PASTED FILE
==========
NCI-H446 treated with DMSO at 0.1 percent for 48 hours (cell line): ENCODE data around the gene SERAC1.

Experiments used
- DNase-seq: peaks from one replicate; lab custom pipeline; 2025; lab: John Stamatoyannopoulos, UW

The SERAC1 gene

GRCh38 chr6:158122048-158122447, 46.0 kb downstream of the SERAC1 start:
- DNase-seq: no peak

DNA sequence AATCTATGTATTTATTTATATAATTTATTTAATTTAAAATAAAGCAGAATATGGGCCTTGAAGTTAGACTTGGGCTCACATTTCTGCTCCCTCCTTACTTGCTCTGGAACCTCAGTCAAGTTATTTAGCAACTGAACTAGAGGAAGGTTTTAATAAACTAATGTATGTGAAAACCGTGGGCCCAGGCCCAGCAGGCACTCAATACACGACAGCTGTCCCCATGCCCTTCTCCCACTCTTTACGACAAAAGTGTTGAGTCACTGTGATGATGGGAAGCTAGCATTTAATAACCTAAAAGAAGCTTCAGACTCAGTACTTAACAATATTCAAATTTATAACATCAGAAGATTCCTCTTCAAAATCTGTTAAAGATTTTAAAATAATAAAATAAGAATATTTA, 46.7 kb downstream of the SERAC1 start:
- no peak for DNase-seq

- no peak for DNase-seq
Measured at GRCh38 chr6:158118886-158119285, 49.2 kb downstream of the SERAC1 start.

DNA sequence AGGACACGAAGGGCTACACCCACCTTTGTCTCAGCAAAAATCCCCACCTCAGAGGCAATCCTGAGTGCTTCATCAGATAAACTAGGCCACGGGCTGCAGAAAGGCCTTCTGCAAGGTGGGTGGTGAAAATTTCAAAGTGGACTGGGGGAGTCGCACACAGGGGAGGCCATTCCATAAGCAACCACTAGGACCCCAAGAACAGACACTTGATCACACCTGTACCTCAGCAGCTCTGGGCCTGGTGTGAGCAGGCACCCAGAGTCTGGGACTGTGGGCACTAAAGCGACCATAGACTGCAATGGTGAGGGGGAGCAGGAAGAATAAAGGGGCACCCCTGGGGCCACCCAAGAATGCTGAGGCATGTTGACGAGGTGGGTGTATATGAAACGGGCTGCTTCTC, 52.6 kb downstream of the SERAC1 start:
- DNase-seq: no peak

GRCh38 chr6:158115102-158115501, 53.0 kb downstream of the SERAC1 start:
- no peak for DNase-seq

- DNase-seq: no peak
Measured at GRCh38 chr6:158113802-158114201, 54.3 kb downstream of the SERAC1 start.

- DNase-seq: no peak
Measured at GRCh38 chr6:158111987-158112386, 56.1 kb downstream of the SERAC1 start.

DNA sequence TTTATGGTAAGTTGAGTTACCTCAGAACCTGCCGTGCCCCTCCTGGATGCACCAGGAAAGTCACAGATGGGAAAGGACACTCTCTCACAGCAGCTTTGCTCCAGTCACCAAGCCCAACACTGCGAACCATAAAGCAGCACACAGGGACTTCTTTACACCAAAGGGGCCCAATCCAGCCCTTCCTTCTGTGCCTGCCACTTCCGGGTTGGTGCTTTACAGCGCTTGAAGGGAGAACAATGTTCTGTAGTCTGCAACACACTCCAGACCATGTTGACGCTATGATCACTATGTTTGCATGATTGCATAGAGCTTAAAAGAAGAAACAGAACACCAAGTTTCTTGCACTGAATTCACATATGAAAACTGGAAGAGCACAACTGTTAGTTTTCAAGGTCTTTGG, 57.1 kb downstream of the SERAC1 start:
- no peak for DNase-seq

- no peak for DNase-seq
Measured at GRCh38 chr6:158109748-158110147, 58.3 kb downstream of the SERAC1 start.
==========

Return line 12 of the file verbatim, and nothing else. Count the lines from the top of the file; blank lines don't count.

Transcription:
- DNase-seq: no peak